"Make Truths Out of My Lies"

During my career I've been on both sides of the deal - buying and selling. Both present interesting challenges and ultimately there is leap of faith on both sides to make a deal work. In my opinion, the deals that don't work can be boiled down to a lack of openness and transparency.

Lack of openness and transparency is usually attributed to the selling side of the deal:

  • "Show them enough to be interested!"

  • "Don't show them how the sausage is made!"

  • "Sell the sizzle!"

The buyer gets excited (usually around a fancy UI/UX, or pretty powerpoint slides) and boom off we go. Only to be in a figurative hell two months later when it becomes apparent that whatever was behind those slides and screenshots was either still being built or never existed in the first place. It's a horrible place to be and could've been avoided with an open discussion.

The flip side is on the buying side - if you cloud your RFP process in secrecy and only give out high-level details and don't really show your bidders what's on the other side of the curtain - you only have yourself to blame when the winning bid comes back with massive scope changes.


Two stories from my career:

Big agency pitch to a large OEM and I'm on the selling side on the delivery team. Our pitch was an exciting, riveting, work of fiction that somehow was going to be delivered in 90 days - and the prospective client was motivated to award us the business in thinking it was based on truth. The pitch was a classic example of smoke and mirrors and those on the delivery side - were thinking "What happens if we win this?"

The nightmare happened - we won. The client team was celebrating and the clients were eager to unleash the solution and the delivery team was scared out of their minds. After the clients left the building, our President addressed the delivery team, "Okay, team. Make truths out of my lies."

To this day, I get a pit in my stomach remembering that scene. I'll save you the gory details but let's just say that the client relationship was a challenge, delivery took more like 190 days and we delivered about 50% of what was promised.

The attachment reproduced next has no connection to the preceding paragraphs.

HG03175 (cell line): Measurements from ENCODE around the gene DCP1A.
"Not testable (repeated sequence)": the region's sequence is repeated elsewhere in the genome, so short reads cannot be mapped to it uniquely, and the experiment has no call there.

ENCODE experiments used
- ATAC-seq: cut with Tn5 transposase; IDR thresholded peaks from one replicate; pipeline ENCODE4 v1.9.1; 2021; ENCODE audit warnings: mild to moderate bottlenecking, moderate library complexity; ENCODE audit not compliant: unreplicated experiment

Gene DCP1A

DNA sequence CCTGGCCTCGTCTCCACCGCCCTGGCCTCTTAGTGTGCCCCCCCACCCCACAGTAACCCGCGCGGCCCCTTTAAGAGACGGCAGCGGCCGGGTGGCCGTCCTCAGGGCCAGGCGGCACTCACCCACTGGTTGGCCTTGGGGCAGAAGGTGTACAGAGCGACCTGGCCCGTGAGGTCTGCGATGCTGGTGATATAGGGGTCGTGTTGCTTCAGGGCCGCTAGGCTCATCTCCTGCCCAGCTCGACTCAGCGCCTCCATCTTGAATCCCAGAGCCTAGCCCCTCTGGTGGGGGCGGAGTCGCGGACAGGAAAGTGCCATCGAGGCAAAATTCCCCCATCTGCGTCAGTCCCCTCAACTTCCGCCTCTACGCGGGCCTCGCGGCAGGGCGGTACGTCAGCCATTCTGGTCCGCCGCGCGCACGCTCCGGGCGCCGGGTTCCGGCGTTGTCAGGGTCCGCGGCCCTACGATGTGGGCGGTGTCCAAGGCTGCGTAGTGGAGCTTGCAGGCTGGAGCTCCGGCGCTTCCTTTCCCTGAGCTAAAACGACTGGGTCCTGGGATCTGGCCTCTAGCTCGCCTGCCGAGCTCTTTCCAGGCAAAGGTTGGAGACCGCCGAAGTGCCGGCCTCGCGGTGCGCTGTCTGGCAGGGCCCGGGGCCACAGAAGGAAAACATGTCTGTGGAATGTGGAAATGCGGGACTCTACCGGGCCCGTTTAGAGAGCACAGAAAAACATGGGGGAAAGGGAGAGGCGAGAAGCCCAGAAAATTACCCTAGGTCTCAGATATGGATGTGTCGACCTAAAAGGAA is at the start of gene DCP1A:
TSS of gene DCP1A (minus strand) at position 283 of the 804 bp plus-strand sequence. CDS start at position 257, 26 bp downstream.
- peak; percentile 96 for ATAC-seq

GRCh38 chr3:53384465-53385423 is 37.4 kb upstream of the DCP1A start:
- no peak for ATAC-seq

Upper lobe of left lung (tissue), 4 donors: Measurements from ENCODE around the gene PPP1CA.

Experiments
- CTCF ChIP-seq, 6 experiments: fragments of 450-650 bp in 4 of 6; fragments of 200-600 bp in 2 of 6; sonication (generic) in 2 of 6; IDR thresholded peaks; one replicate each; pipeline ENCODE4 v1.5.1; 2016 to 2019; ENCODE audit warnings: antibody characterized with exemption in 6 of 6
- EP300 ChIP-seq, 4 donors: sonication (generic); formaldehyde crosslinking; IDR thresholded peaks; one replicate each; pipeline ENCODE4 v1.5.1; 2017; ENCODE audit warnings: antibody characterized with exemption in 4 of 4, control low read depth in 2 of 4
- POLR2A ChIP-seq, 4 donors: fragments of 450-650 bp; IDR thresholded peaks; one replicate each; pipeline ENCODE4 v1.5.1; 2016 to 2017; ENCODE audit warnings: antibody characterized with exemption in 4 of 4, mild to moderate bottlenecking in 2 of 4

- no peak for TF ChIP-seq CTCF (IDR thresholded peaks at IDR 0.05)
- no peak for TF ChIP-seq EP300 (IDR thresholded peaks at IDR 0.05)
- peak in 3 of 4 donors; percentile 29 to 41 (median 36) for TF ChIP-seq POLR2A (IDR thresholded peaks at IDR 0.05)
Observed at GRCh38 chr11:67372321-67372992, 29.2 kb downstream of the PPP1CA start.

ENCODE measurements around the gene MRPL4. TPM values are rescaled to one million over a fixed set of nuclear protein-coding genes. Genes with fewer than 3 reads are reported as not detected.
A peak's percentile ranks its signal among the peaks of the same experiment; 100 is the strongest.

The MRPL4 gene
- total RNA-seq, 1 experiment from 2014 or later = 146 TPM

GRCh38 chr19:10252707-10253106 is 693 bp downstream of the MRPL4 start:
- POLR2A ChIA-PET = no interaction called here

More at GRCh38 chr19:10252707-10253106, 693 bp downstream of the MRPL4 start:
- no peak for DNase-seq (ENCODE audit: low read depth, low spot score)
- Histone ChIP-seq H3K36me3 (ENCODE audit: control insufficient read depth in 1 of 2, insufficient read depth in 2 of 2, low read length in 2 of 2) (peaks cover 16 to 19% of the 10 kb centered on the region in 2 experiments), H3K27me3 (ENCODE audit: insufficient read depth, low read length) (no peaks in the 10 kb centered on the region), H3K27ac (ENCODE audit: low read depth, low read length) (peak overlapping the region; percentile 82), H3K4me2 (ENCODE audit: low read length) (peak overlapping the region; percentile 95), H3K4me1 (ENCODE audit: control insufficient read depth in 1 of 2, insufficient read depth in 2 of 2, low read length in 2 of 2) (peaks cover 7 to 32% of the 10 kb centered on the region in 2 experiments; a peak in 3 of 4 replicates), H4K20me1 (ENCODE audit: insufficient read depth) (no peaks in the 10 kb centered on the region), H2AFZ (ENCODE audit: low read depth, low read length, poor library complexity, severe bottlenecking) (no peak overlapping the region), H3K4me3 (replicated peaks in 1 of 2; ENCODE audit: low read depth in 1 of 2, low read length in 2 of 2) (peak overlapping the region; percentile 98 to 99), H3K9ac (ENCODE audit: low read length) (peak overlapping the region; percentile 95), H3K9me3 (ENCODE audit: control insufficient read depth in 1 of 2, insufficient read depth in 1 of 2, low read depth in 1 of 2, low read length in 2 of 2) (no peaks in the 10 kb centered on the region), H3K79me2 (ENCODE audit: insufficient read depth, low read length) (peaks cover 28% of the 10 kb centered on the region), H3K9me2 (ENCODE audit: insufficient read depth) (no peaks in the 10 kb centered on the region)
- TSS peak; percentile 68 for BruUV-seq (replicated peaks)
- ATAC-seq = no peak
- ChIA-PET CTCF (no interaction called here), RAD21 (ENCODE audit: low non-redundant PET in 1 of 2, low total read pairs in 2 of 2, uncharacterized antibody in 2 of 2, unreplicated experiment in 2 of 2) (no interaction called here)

I learned an obvious lesson in that, had we just said - "Hey we have a better solution today than you have, and our road map is going to deliver these features over the next several months, quarters, etc. Partner with us and we will accomplish great things together." Things would've gone a whole lot better.

Perhaps we wouldn't have won the deal - you say? Perhaps. But we wouldn't damage our reputation or get so consumed on delivery that we couldn't take on anything else. The unintended consequences of all of that are still being felt today in that company.

Story 2

I'm on the buying side - looking at a development firm to work on a large piece of business. The CEO, COO, CTO of our company come along with me for a site visit to evaluate the firm. We take a tour that goes into every area of the business. We spend the day talking to line employees about aspects of their job. We see the good and the not so good in the walkthrough.

At the end of the day, we are discussing the deal and the COO points to the fact that the firm isn't that big and that we have concerns about their financial viability. The firms CEO and founder says - "Come with me!" Takes us back to the accounting office and literally has the controller walk us through their books. AR/AP, full balance sheet - everything.

It was a great moment and one that showed me that being open is a good thing. If the relationship isn't a fit, it isn't a fit - but make that decision on all of the facts - not just on the beauty of a PowerPoint.


Stop lying! Trust that you will sleep better at night, get better solutions presented to you, win the right business for you - if you open up and tell the truth.

If you think of every breakdown you've had in your career - chances are it's due to lack of trust and transparency. We can do better.

If you want to learn more on this topic, I recommend the following:

Ray Dalio's book - Principles: Life and Work - Click Here

Rich Sheridan's book - Chief Joy Officer - Click Here

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